Effects of Vitamin C on Iron Absorption

Jessica Beck, Ohio Northern University, PharmD Candidate 2014
Iron is an essential component of many proteins involved in oxygen transport in the human body and also plays an integral part in the regulation of cell growth and differentiation. The bioavailability of iron depends on several factors, including the form that it takes. Heme iron is the most readily absorbed form of iron and is found in foods such as red meat, shellfish, poultry, and fish. Nonheme iron is less readily absorbed by the body and is found in foods such as fortified cereal, rice, black beans, soybeans, eggs, wheat, and spinach. Although nonheme iron is harder for the body to absorb, it is still an important source of dietary iron. When patients become deficient in iron and diet alone cannot restore iron levels back to normal within a sufficient time frame, iron supplementation with reduced compounds such as ferrous sulfate is indicated. 
Vitamin C, also known as ascorbic acid, is a water-soluble vitamin thought to increase the absorption of nonheme iron. Vitamin C acts as a reducing agent to facilitate iron absorption from the GI tract and to enable its mobilization from storage. The vitamin C and iron combine to form an iron chelate complex, which increases the solubility of iron in the small intestine, resulting in increased uptake across the mucus membranes of the duodenum. For this reason, the vitamin C must be consumed at the same time as the iron in order to be effective. Foods such as broccoli, bell peppers, red cabbage, sweet potatoes, tomatoes, cantaloupe, oranges, mangos, and strawberries are considered excellent sources of vitamin C. Vitamin C can also be taken in oral supplement form. Simultaneous consumption of 25-100 mg of vitamin C has been shown to increase the absorption of nonheme iron by four-fold. However, an excess of 200 mg of vitamin C per 30 mg of elemental iron is required to enhance the absorption of highly available iron salts, such as ferrous sulfate. The amount of iron absorption is considered directly proportionate to the amount of vitamin C taken in.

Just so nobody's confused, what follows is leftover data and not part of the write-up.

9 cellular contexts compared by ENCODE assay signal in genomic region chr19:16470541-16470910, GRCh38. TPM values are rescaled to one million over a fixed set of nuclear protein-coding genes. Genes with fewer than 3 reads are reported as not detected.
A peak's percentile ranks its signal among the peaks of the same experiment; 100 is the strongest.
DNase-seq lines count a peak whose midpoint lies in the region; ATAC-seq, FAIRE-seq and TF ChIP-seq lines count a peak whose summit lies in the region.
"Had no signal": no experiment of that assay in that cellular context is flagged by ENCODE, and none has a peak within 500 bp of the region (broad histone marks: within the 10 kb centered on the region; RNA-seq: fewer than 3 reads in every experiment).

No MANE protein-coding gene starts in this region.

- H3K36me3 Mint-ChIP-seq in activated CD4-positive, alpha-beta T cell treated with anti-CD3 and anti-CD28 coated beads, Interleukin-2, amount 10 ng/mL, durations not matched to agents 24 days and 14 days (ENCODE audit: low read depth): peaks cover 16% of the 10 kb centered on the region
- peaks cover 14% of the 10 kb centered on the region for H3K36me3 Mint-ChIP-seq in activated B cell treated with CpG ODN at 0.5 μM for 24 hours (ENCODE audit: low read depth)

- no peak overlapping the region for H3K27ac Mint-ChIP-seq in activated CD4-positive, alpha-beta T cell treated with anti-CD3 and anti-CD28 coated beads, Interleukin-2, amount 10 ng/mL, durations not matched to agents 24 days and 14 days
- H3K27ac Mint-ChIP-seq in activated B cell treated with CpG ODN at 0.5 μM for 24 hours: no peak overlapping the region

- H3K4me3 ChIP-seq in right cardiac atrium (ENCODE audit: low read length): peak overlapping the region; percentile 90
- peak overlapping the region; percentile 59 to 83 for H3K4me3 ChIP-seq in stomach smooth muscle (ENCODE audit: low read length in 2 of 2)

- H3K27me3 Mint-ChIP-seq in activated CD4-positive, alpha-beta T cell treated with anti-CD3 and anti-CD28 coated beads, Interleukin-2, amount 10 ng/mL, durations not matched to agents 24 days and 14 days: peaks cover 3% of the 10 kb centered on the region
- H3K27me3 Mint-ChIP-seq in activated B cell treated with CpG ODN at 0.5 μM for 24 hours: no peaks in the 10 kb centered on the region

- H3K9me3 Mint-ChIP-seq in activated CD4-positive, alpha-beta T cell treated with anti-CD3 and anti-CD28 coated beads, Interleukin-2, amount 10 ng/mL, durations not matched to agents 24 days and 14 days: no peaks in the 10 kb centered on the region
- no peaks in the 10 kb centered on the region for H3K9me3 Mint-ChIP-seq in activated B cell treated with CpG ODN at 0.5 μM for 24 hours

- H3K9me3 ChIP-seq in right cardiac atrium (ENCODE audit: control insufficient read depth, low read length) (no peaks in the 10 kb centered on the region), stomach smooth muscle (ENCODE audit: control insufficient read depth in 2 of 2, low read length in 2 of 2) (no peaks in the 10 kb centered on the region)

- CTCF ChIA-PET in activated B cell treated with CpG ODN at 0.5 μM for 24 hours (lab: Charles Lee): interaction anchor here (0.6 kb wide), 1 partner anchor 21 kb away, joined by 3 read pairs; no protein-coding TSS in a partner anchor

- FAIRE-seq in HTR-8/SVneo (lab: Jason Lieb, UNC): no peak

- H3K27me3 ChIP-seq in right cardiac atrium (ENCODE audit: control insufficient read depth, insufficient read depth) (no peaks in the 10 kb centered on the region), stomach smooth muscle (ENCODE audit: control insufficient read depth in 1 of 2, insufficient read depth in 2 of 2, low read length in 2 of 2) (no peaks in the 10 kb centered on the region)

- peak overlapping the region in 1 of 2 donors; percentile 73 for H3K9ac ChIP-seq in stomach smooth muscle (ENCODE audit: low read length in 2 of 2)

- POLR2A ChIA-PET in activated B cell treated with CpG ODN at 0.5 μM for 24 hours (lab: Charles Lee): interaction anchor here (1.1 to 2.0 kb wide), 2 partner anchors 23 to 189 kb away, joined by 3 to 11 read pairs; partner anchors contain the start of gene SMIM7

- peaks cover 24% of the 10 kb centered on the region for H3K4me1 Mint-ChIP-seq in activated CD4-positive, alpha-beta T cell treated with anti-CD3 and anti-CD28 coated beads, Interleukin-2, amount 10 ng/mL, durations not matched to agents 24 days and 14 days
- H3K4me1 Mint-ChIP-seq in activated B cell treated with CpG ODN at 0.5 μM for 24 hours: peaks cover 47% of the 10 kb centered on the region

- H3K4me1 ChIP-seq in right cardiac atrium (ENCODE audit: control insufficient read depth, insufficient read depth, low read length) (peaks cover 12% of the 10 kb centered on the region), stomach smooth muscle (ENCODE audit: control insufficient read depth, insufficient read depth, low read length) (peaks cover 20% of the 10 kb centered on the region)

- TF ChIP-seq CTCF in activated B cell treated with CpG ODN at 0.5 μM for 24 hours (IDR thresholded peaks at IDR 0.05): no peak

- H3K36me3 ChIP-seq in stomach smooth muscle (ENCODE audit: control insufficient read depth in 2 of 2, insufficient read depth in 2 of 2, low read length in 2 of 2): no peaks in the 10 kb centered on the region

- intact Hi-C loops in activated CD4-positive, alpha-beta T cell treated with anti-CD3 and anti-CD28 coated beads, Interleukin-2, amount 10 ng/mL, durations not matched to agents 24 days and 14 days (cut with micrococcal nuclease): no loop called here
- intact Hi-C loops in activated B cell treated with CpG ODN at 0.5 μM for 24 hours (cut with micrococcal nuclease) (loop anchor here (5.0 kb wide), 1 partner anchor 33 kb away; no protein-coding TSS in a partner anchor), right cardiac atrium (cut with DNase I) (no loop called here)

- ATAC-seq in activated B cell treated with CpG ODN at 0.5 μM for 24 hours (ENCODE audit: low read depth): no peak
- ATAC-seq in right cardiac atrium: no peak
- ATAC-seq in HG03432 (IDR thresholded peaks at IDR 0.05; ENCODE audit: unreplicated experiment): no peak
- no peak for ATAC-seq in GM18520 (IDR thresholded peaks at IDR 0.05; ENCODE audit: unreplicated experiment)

In addition, vitamin C is also thought to counteract the effects of dietary phytates and tannins, which are known inhibitors of iron absorption. Phytates, found in grains, legumes, nuts, and rice, can decrease the absorption of iron by up to 50 percent. Tannins are found in wine, chocolate, teas, and coffee. Eating foods containing vitamin C or taking vitamin C supplements along with these foods can make up for their inhibiting effects by chemically reducing iron and preventing the formation of less soluble compounds.
Several clinical studies have shown the ability of vitamin C to increase serum iron, ferritin, and hemoglobin concentrations. Overall, increased vitamin C intake through supplementation or dietary consumption represents an important strategy for improving an individual’s iron status. However, it is important to assess each individual patient’s needs, as supplementation is not always necessary, especially for patients whose diet contains plenty of vitamin C.
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